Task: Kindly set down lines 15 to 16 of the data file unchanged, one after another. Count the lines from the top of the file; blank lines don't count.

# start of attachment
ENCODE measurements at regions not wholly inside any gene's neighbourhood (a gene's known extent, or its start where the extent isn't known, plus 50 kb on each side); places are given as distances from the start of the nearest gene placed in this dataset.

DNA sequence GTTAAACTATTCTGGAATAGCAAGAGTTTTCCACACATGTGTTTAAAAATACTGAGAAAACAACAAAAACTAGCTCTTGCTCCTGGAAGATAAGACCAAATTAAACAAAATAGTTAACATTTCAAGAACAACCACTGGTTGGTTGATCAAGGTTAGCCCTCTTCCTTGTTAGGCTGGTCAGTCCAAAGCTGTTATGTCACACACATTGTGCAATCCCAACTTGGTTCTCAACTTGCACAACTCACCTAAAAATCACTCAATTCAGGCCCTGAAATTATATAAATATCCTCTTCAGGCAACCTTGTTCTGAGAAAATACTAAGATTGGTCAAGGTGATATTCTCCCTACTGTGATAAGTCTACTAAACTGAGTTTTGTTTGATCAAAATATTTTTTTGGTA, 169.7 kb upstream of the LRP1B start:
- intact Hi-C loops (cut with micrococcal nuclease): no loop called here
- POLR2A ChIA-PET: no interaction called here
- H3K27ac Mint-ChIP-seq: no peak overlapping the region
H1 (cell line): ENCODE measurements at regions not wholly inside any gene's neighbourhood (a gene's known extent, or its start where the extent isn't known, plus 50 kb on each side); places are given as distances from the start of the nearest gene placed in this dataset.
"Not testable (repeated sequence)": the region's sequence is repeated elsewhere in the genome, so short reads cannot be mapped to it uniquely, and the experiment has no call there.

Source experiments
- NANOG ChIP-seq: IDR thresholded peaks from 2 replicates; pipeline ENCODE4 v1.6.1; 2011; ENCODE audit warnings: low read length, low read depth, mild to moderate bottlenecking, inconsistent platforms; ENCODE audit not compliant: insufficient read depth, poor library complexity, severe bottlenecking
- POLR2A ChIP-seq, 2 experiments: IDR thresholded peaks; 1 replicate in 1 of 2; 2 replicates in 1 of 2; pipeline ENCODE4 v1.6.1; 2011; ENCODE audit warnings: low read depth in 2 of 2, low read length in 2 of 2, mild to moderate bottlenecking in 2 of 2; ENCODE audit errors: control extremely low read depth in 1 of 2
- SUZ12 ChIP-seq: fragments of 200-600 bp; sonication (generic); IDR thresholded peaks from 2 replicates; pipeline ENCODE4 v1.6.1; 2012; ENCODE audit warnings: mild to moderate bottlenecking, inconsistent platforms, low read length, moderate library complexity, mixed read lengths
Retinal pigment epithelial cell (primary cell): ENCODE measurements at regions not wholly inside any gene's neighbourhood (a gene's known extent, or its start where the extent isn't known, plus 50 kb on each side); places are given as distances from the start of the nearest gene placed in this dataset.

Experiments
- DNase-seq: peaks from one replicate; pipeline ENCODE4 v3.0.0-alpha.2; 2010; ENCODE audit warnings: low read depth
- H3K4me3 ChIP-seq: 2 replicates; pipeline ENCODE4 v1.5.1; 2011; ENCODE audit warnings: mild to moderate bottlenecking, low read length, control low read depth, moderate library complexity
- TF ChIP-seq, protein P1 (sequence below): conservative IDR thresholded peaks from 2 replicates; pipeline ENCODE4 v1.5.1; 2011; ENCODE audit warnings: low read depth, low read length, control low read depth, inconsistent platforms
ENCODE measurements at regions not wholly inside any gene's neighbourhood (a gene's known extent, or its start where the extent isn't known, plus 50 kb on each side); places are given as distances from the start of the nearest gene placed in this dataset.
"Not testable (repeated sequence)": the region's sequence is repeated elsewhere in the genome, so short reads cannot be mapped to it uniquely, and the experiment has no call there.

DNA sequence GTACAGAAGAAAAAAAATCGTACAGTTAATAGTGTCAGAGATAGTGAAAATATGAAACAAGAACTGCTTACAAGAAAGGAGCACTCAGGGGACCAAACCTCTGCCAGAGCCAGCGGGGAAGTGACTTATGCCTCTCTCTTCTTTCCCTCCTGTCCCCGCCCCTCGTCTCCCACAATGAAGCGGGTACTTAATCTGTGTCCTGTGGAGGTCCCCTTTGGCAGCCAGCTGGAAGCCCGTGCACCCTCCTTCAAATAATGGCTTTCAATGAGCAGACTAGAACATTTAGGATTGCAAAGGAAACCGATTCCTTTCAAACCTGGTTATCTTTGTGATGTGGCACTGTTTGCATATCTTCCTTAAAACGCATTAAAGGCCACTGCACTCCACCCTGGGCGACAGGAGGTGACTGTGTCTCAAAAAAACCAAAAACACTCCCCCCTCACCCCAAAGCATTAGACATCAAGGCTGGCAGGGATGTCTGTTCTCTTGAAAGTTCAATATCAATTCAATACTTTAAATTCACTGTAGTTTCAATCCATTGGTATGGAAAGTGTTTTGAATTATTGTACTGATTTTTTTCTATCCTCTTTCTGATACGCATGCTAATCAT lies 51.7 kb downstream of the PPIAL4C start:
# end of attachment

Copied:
- H3K4me3 ChIP-seq: 2 replicates; pipeline ENCODE4 v1.5.1; 2011; ENCODE audit warnings: mild to moderate bottlenecking, low read length, control low read depth, moderate library complexity
- TF ChIP-seq, protein P1 (sequence below): conservative IDR thresholded peaks from 2 replicates; pipeline ENCODE4 v1.5.1; 2011; ENCODE audit warnings: low read depth, low read length, control low read depth, inconsistent platforms